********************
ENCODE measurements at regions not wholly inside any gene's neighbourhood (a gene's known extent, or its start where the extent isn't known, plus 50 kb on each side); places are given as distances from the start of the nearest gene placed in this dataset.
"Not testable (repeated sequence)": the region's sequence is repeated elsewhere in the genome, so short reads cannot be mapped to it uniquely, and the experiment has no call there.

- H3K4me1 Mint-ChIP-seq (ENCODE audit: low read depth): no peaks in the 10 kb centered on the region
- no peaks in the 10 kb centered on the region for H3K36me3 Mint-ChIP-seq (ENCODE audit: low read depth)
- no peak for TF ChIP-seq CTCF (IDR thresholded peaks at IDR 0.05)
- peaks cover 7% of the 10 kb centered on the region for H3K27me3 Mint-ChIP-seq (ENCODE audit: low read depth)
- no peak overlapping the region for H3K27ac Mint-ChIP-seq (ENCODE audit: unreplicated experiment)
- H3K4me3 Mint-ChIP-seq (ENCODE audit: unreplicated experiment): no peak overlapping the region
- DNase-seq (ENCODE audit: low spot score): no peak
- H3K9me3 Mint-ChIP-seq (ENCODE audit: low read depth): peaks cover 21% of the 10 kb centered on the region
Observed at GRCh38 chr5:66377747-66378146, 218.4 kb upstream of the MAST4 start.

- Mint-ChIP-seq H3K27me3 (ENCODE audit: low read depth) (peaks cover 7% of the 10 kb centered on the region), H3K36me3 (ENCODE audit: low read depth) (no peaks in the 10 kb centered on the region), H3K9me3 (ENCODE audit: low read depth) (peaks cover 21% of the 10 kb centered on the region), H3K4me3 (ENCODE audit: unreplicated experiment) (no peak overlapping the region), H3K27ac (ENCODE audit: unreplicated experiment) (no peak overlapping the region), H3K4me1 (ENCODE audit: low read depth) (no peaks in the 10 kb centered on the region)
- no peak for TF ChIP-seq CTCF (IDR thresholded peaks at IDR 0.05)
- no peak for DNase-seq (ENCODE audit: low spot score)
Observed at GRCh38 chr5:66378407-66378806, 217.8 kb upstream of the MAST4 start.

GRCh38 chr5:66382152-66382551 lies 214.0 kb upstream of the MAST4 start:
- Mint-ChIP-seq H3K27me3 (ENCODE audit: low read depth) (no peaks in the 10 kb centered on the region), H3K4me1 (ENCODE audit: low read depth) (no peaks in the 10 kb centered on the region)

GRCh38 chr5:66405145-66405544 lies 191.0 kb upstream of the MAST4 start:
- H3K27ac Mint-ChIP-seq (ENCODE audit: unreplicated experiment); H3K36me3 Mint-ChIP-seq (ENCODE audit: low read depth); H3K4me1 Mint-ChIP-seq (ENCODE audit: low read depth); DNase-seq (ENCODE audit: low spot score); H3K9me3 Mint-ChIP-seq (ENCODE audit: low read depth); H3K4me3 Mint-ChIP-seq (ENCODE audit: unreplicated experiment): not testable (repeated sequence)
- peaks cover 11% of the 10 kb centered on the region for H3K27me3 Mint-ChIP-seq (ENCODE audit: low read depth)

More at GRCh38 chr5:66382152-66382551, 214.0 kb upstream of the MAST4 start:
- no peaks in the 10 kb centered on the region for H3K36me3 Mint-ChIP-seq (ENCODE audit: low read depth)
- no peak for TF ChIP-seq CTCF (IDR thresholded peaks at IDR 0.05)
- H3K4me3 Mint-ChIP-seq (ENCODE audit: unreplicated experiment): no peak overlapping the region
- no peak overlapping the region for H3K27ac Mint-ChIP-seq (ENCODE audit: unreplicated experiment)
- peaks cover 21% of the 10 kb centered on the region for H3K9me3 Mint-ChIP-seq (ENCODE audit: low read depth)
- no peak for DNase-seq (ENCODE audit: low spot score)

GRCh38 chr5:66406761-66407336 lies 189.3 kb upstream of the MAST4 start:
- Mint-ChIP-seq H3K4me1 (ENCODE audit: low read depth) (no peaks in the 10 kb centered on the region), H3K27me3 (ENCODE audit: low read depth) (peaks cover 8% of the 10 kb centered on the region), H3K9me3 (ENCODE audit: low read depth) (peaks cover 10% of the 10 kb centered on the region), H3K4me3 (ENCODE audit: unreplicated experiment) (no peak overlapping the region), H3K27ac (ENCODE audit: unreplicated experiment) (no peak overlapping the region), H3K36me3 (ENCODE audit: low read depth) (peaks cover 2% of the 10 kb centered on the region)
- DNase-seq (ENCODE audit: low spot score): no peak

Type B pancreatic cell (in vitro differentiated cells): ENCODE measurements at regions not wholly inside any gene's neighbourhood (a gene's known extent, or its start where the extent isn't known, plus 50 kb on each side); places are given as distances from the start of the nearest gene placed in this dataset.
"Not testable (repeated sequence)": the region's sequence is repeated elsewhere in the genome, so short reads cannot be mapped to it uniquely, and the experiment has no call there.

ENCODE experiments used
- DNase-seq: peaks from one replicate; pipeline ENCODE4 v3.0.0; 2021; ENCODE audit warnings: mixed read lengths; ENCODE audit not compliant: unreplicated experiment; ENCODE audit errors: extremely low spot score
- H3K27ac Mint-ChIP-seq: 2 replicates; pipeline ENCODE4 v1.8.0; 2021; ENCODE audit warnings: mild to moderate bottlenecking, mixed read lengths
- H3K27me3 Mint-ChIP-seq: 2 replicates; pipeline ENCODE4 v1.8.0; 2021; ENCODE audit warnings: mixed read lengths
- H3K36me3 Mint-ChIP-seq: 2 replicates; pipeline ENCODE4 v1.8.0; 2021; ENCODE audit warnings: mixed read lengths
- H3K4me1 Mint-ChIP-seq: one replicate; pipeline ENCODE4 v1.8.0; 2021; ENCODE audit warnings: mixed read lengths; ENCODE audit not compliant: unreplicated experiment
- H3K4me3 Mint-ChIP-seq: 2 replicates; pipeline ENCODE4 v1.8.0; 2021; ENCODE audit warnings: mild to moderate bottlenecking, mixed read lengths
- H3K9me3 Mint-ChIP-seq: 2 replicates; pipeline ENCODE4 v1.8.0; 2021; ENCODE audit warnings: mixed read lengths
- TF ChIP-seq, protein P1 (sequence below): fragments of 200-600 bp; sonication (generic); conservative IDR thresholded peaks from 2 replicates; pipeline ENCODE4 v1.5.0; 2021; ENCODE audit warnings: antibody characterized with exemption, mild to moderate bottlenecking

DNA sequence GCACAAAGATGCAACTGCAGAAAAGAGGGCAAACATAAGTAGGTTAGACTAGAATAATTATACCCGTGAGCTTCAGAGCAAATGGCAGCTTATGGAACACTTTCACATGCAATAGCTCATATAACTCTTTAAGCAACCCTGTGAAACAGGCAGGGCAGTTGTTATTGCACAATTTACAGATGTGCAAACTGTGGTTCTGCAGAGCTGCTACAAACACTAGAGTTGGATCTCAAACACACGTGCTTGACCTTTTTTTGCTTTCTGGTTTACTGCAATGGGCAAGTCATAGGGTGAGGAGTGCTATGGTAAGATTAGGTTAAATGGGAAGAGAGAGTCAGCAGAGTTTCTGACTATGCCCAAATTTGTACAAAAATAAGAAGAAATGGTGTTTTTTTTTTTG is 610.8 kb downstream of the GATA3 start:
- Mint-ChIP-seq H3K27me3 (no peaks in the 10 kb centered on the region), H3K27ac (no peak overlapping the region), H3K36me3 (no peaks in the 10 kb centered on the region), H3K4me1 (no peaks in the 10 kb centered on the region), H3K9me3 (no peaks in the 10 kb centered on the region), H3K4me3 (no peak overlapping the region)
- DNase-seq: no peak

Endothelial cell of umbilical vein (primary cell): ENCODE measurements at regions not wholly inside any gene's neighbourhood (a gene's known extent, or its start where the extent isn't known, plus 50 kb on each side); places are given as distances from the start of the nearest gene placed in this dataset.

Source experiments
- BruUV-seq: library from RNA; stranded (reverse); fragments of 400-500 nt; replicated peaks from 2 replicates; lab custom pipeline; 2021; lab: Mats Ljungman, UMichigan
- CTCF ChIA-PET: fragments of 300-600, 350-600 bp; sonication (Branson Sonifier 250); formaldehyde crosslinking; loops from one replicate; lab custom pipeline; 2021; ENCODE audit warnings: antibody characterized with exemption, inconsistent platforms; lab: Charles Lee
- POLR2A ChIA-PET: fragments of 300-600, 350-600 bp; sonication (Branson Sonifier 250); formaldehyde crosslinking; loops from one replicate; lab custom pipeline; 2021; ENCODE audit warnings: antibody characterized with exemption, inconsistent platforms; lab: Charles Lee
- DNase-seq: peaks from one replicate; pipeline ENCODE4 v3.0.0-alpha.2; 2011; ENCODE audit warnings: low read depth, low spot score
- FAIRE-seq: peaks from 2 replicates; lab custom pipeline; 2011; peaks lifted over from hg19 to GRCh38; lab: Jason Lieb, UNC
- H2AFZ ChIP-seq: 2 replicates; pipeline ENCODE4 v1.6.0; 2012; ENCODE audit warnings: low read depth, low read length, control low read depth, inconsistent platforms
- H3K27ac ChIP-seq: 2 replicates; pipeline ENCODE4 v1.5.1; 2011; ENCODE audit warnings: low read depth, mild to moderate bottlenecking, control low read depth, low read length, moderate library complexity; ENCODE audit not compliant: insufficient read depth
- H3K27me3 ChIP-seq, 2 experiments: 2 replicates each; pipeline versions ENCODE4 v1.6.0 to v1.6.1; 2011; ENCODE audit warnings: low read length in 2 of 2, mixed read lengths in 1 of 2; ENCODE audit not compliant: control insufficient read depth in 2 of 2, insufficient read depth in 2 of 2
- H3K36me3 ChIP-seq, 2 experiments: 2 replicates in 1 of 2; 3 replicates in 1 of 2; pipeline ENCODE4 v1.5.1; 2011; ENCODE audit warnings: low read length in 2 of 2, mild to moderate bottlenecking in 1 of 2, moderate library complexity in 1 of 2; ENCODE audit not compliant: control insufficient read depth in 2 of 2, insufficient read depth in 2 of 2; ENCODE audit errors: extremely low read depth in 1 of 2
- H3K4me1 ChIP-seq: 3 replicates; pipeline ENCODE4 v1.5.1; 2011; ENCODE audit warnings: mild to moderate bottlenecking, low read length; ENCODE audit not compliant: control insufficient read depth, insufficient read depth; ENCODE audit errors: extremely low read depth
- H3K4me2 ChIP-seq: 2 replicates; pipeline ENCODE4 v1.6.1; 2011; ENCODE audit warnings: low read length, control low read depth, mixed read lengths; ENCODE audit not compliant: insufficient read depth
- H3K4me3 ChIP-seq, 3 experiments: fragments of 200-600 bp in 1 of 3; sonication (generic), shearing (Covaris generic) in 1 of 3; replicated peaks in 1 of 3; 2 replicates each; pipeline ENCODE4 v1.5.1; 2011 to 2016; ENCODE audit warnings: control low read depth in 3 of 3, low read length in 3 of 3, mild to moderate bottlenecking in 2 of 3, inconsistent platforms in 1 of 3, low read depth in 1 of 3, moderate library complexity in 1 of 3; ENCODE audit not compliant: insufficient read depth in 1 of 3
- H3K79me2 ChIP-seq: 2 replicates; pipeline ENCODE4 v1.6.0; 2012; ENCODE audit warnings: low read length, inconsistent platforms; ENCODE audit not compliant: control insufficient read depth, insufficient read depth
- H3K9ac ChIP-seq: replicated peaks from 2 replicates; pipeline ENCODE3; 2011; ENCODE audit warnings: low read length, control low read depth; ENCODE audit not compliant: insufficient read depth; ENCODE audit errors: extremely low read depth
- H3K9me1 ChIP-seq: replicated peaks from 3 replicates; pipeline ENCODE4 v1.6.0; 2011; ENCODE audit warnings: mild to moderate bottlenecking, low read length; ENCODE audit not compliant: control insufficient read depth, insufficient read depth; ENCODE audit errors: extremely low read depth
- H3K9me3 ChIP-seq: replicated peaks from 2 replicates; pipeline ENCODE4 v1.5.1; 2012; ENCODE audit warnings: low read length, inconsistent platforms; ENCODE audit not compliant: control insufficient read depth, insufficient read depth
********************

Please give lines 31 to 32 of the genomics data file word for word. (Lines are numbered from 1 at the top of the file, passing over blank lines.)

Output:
Type B pancreatic cell (in vitro differentiated cells): ENCODE measurements at regions not wholly inside any gene's neighbourhood (a gene's known extent, or its start where the extent isn't known, plus 50 kb on each side); places are given as distances from the start of the nearest gene placed in this dataset.
"Not testable (repeated sequence)": the region's sequence is repeated elsewhere in the genome, so short reads cannot be mapped to it uniquely, and the experiment has no call there.